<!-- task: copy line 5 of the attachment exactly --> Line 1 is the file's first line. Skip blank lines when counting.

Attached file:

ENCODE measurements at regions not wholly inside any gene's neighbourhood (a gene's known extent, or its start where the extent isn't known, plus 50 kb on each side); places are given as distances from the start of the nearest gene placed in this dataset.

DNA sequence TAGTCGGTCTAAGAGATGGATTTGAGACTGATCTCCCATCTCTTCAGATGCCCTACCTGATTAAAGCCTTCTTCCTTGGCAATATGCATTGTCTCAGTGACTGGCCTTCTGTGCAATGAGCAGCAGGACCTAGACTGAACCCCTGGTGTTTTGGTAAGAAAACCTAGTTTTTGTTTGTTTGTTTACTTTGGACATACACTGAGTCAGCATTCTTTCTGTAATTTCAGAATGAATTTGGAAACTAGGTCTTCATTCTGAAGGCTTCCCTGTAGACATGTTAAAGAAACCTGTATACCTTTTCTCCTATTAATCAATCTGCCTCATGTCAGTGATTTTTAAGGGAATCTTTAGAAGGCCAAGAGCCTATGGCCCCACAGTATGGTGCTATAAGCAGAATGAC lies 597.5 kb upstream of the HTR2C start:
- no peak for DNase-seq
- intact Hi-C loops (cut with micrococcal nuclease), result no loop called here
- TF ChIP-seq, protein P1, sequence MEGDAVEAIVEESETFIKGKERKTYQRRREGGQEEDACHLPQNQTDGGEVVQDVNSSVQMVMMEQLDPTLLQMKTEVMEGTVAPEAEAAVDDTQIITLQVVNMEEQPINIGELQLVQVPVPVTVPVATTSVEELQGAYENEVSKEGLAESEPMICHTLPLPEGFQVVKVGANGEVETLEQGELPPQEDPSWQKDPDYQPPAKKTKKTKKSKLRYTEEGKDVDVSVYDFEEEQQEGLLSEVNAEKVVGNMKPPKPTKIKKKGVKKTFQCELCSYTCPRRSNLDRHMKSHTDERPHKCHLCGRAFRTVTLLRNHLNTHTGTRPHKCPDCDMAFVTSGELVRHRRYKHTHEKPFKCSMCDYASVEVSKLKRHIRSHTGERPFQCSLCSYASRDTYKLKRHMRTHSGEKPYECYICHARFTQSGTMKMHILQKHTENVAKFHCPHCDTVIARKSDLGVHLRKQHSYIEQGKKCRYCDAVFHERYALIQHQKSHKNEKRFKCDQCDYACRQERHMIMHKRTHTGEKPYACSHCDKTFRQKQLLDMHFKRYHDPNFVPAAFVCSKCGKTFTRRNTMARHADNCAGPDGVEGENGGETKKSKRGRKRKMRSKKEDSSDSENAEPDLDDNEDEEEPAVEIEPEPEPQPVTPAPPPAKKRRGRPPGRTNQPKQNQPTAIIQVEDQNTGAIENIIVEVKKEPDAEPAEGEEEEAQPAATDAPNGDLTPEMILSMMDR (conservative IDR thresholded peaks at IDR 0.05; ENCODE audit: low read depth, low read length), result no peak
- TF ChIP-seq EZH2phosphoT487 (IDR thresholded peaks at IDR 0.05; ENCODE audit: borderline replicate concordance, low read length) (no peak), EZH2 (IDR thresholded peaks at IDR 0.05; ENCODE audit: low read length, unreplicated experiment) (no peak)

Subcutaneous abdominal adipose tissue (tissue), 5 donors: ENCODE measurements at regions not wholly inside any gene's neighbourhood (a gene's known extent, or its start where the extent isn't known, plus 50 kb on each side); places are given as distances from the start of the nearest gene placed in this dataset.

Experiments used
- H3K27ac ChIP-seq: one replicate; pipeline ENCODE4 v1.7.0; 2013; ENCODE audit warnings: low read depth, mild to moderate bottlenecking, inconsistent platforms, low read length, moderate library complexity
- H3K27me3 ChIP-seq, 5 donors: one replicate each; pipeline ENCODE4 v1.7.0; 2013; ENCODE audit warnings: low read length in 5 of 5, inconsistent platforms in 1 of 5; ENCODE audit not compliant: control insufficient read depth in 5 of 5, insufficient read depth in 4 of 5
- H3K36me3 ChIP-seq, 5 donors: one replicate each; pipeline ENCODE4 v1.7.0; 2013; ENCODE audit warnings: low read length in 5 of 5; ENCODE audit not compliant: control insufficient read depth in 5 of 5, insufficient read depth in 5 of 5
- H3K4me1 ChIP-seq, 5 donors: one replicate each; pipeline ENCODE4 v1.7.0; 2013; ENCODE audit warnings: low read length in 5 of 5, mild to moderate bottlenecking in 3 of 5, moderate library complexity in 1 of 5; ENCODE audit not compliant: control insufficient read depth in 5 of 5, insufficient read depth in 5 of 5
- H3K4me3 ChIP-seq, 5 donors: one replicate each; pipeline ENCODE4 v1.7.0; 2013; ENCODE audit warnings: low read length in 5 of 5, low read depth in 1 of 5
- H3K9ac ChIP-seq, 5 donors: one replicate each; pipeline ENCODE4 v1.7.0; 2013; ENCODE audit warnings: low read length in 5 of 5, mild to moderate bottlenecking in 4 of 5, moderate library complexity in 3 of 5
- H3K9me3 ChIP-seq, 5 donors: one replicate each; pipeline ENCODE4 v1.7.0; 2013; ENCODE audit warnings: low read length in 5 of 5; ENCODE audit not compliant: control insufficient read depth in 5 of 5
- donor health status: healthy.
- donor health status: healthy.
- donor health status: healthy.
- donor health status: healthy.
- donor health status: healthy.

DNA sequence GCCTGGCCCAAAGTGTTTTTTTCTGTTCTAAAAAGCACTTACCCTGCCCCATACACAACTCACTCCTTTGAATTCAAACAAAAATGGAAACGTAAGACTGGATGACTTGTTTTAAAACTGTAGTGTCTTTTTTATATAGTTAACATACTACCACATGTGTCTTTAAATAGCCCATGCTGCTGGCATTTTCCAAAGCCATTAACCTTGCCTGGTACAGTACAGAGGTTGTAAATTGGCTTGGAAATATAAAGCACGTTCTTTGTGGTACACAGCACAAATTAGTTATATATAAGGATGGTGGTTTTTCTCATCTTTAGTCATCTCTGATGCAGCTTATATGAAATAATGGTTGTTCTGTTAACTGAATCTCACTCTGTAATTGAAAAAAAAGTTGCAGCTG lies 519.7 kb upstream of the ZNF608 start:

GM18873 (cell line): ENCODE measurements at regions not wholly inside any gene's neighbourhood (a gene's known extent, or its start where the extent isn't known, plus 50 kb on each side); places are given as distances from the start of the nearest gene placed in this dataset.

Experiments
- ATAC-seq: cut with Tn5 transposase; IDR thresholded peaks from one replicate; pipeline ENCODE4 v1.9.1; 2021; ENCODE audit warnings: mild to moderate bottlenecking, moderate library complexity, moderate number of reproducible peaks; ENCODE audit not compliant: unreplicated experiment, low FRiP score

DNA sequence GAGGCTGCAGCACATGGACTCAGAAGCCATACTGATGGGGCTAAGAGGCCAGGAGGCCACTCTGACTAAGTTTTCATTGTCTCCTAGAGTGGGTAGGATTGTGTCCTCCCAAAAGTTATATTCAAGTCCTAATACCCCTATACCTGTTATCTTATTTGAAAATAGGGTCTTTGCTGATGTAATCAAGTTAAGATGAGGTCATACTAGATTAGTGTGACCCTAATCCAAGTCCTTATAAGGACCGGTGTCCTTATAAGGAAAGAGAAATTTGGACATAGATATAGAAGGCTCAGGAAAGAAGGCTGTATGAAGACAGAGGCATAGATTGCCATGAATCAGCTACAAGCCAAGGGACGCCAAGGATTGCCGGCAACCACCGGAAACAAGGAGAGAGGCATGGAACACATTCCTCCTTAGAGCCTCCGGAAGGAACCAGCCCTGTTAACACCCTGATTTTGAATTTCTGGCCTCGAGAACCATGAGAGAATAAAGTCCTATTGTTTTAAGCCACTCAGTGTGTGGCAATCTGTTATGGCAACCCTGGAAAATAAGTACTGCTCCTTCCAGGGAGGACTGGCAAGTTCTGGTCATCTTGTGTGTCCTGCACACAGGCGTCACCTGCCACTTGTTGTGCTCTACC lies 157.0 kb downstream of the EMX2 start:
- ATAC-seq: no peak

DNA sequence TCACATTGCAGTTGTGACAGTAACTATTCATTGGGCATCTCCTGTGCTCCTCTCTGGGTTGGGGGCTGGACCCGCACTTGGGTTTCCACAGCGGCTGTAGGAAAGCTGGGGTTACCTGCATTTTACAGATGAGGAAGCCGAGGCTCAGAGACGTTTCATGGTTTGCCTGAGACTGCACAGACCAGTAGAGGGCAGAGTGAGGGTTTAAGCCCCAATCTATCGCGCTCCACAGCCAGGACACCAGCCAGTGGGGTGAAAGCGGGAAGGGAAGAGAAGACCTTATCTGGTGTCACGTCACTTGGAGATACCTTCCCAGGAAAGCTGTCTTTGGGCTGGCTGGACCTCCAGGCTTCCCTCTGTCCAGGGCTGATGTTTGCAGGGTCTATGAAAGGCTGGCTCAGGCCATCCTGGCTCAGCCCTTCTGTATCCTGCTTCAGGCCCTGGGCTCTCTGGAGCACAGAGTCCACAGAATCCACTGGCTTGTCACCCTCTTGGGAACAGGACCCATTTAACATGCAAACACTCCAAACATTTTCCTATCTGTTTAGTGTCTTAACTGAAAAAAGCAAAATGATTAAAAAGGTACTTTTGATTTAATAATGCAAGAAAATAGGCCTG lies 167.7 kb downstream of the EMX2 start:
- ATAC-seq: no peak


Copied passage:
- TF ChIP-seq, protein P1, sequence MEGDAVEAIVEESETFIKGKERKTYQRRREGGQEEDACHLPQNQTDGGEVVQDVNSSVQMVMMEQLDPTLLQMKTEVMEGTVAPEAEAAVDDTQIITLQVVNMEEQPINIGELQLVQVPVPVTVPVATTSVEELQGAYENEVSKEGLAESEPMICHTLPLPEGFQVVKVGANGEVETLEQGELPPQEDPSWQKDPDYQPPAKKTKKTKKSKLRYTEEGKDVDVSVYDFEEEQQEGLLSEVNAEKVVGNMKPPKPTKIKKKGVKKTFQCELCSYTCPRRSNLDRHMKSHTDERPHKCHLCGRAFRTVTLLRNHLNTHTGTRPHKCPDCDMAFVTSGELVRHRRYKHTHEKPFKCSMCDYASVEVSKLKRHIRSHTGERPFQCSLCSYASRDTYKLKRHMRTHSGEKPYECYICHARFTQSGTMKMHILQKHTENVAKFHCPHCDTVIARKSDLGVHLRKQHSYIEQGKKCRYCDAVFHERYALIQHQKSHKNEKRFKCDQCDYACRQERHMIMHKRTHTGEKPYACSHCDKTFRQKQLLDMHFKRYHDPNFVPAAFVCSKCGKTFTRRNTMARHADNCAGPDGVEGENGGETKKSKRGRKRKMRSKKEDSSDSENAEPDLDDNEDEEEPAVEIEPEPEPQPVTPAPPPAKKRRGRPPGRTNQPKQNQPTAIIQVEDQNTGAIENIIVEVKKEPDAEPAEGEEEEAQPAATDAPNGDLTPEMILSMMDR (conservative IDR thresholded peaks at IDR 0.05; ENCODE audit: low read depth, low read length), result no peak